When the young skydiver said he couldn't jump because he hadn't brought his equipment with him. The organiser offered to lend him one and gave him a Stiletto 135. This is another issue that I can't get my head around; to lend someone you don't know a high performance canopy without asking him if he's experienced or qualified to jump it, is beyond ridiculous. The manufacturer at that time recommended a minimum of a thousand jumps before jumping a stilletto. They also required their dealers to get a signed document from their customer to state that they are qualified and know the risks of jumping a high performance canopy. The organiser was not only aware of this, he was a dealer and on many occasions he had to get a signed document. If he had followed the manufacturers guidelines in this instance then this link in the chain would have been removed and the accident would not have happened. Basic common sense should also have removed this link in the chain.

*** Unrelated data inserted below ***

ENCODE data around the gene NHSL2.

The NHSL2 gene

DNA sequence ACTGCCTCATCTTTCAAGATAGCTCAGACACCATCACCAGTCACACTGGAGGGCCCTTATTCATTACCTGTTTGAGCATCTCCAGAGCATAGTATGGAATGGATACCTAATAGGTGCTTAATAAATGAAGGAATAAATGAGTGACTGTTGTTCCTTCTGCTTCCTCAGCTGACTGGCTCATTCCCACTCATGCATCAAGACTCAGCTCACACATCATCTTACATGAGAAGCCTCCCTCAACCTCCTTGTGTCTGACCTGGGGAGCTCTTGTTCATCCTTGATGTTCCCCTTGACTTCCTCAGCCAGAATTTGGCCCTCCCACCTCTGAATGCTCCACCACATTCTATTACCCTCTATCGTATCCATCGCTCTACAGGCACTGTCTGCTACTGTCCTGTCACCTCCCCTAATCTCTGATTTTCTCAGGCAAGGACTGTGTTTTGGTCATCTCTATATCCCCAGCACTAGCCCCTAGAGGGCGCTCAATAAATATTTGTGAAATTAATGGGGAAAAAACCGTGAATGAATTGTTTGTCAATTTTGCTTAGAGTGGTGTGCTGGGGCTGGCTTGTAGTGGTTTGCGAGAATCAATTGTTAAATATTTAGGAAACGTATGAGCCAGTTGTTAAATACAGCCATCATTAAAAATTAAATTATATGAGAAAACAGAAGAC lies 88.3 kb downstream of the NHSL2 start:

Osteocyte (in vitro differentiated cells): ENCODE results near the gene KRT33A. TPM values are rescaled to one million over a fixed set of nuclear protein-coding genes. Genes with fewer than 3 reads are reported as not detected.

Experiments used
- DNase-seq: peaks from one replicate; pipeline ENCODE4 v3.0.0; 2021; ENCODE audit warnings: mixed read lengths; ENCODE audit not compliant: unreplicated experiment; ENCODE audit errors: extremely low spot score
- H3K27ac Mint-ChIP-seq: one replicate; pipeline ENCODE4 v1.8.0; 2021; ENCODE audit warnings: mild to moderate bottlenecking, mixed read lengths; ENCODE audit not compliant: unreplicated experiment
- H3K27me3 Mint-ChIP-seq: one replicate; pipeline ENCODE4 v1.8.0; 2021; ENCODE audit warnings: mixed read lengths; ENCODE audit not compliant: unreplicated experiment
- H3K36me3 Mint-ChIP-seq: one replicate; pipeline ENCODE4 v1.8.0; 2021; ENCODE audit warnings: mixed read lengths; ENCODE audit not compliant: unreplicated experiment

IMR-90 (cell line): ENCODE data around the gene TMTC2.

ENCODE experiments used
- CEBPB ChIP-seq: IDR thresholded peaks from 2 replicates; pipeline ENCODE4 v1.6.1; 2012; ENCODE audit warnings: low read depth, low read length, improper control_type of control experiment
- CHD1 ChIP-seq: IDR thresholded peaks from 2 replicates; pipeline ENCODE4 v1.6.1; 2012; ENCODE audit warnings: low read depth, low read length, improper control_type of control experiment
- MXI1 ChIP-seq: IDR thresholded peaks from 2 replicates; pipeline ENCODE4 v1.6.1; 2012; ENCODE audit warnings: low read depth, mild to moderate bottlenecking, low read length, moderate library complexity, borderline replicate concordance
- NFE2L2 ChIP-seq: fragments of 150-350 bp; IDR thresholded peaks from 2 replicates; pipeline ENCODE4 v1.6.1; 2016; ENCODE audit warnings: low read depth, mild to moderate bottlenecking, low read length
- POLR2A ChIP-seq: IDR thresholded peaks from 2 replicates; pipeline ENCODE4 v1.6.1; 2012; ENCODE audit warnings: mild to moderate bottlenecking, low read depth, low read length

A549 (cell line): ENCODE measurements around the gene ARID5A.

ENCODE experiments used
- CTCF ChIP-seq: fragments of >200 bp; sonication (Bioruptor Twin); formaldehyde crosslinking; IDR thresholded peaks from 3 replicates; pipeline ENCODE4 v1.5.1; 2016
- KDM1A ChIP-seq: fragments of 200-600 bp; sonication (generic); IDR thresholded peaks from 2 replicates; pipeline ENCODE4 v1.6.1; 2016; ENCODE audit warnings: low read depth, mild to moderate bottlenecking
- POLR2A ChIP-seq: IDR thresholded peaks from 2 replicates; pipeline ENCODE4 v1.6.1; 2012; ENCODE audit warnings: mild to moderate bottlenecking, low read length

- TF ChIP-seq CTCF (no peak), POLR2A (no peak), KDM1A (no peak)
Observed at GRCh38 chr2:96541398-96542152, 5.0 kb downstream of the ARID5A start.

The young skydiver had never jumped anything smaller than a two hundred square foot docile student canopy. He knew what a Stiletto was and he knew what size it was as all his instructors had one. He had seen first hand how fast and radical they could be. He accepted the equipment believing that it will be ok if he's careful and flies it slowly. He admitted that it was stupid to accept it but the opportunity to jump a helicopter and the feeling of belonging to such a highly respected group of skydivers got the better of him. When down sizing to a smaller or a different type of canopy design it's extremely important to do it under guidance, with the right advise and training area. If this jumper had stood by his own "common sense" instead of letting his ego and this opportunity get the better of him this link in the chain would have been removed and the accident would not have happened.